Susa, Libya

Susa or Soussa /ˈssə/ (Greek: Ἀπολλωνία) (Arabic: سوسة‎) is a town and seaside resort in the District of Jabal al Akhdar in north-eastern Libya.[2] Susa stands by the ruins of Apollonia, Cyrenaica. The town contains the Apollonia Museum. It is located about 30 km northeast of Bayda.


Susa Libya.JPG
Susa is located in Libya
Location in Libya
Coordinates: 32°53′48″N 21°57′47″E / 32.89667°N 21.96306°E / 32.89667; 21.96306Coordinates: 32°53′48″N 21°57′47″E / 32.89667°N 21.96306°E / 32.89667; 21.96306
Country Libya
DistrictJabal al Akhdar
 • Total7,999[1]
Time zoneUTC + 2


The Ancient City of Apollonia in Cyrenaica was founded in 630 BC by Greek colonists and became a significant commercial centre in the southern Mediterranean. It served as the harbour of Cyrene, 20 km (12 mi) to the southwest.

Apollonia became autonomous from Cyrene at latest by the time the area came within the power of Rome, when it was one of the five cities of the Libyan Pentapolis, growing in power until, in the 6th century A.D., it became the capital of the Roman province of Libya Superior or Libya Pentapolitana. The city became known as Sozusa, which explains the modern name of Marsa Susa or Susa, which grew up long after the cessation of urban life in the ancient city after the Arab invasion of AD 643.[3]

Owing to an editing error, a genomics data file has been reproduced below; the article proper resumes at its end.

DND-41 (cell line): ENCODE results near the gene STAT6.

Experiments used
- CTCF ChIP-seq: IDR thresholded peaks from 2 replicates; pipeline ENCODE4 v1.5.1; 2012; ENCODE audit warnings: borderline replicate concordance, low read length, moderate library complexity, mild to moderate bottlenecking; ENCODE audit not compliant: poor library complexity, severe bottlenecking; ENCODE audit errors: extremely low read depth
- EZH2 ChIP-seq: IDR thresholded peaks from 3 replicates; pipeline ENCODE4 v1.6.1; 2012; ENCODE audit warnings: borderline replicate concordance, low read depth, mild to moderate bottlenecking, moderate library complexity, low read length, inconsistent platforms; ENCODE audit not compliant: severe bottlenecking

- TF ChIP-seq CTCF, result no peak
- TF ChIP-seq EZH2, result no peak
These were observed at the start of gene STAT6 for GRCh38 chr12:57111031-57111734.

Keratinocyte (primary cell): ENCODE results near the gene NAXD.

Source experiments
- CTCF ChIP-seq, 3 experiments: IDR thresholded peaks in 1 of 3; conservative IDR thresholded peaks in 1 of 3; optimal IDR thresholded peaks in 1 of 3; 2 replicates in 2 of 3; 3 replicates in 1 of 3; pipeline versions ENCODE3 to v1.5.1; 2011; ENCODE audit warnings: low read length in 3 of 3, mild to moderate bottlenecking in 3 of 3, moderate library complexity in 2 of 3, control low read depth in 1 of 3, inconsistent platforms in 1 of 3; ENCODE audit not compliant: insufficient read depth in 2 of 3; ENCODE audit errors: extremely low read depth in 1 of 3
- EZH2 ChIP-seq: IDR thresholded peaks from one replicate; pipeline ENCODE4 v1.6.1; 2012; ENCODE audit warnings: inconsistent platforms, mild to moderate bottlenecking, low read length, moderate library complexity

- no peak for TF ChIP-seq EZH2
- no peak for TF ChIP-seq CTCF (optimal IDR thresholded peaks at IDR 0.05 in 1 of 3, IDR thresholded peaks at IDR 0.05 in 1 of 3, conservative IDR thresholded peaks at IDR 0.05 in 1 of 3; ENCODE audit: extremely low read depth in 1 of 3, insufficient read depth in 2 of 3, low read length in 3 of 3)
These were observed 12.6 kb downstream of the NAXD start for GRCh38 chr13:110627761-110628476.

Sozusa was an episcopal see and is included in the Catholic Church's list of titular sees.[4]

Muslim Greek communityEdit

Susa is home to an exiled Muslim Greek community, also referred to as "Turco-Romnoi" ("Turkish Rum" or "Turkish Greeks") from Crete and Mainland Greece, arriving in Ottoman Libya after the Greco-Turkish War of 1897. Another wave of Muslim Greeks arrived after the Population exchange between Greece and Turkey, marking the city's second founding after its abandonment following the Arab Conquest of the Maghreb.[5][6][verification needed]

See alsoEdit


  1. ^
  2. ^ Maplandia world gazetteer
  3. ^ D. White, "Apollonia (Marsa Susa) Libya" in The Princeton Encyclopedia of Classical Sites (Princeton University Press, 1976)
  4. ^ Annuario Pontificio 2013 (Libreria Editrice Vaticana, 2013, ISBN 978-88-209-9070-1), p. 975
  5. ^ Enrico De Agostini, p. 334
  6. ^ Balta, E., & Ölmez, M. (2011). Between religion and language: Turkish-speaking Christians, Jews and Greek-speaking Muslims and Catholics in the Ottoman Empire. İstanbul: Eren.

External linksEdit